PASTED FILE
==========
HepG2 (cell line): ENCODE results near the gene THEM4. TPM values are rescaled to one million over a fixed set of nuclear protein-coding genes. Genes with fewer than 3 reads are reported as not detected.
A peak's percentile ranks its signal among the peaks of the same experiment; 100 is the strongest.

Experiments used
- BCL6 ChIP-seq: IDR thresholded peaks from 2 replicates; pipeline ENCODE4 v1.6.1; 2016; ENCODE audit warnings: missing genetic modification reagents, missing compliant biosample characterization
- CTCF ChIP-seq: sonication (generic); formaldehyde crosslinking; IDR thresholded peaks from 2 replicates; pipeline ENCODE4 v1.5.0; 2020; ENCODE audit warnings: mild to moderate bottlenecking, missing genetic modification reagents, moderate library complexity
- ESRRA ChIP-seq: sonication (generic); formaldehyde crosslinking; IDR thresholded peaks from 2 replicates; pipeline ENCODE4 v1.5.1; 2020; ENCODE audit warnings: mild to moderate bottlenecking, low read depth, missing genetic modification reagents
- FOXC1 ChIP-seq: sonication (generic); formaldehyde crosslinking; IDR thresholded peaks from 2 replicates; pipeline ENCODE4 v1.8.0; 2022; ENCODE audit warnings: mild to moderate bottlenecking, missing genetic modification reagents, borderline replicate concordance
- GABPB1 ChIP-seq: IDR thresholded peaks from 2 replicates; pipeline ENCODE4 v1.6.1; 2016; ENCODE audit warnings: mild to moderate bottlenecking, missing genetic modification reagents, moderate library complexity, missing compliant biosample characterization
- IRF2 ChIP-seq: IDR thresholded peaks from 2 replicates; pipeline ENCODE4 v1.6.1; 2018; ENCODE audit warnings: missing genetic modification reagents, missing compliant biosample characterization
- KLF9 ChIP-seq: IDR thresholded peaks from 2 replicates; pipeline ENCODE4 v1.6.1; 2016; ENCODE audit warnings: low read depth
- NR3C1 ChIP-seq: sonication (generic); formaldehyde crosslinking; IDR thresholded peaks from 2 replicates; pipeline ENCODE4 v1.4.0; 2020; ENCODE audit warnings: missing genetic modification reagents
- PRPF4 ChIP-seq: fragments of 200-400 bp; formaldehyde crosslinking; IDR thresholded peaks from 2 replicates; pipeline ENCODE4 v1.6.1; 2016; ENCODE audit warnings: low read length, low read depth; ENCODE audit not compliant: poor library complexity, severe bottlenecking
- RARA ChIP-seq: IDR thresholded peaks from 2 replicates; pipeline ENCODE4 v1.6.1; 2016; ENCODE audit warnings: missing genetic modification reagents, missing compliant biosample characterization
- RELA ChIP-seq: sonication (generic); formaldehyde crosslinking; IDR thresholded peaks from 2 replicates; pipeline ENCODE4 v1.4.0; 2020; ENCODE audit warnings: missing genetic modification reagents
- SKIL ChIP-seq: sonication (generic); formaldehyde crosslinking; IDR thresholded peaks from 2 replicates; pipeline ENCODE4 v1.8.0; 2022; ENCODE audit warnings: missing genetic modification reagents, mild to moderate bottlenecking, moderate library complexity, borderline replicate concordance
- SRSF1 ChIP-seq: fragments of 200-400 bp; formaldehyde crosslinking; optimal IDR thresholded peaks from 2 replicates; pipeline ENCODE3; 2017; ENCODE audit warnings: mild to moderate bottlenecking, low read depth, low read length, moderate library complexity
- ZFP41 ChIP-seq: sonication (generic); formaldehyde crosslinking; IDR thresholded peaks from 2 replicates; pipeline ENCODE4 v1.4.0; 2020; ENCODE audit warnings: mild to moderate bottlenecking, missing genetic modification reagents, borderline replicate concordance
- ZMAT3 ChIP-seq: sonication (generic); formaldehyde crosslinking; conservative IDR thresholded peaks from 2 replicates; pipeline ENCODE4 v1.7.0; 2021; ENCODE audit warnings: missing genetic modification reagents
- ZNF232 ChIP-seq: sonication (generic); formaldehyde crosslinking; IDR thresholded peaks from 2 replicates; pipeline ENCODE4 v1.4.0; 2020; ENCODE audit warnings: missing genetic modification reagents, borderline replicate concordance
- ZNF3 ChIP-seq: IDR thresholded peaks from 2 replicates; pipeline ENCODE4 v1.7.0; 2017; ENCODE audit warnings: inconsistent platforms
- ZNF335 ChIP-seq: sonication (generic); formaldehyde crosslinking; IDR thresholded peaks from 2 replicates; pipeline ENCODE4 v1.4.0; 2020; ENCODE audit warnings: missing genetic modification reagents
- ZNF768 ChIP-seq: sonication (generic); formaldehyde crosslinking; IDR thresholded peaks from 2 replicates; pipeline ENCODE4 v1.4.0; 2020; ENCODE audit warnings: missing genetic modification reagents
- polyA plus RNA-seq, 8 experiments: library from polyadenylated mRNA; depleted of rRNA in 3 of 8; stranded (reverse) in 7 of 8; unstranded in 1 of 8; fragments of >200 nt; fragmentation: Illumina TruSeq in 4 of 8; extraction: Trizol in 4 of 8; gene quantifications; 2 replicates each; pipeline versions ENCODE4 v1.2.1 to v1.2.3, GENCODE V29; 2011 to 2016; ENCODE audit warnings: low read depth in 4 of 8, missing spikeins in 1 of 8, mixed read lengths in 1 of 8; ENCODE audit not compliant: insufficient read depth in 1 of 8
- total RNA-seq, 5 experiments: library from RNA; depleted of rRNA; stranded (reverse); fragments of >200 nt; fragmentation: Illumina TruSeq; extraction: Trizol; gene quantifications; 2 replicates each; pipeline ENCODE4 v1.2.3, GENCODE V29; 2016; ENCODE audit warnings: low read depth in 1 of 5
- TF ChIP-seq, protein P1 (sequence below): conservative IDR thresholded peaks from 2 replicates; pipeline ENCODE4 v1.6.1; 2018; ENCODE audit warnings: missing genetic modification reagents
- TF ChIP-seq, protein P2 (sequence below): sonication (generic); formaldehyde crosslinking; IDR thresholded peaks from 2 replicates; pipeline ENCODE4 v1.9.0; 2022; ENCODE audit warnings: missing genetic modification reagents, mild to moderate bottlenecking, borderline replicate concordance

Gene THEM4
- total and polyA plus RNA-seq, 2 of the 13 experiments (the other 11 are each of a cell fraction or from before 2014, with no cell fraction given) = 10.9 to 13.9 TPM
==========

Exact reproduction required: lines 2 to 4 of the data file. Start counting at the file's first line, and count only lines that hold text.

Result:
A peak's percentile ranks its signal among the peaks of the same experiment; 100 is the strongest.

Experiments used
- BCL6 ChIP-seq: IDR thresholded peaks from 2 replicates; pipeline ENCODE4 v1.6.1; 2016; ENCODE audit warnings: missing genetic modification reagents, missing compliant biosample characterization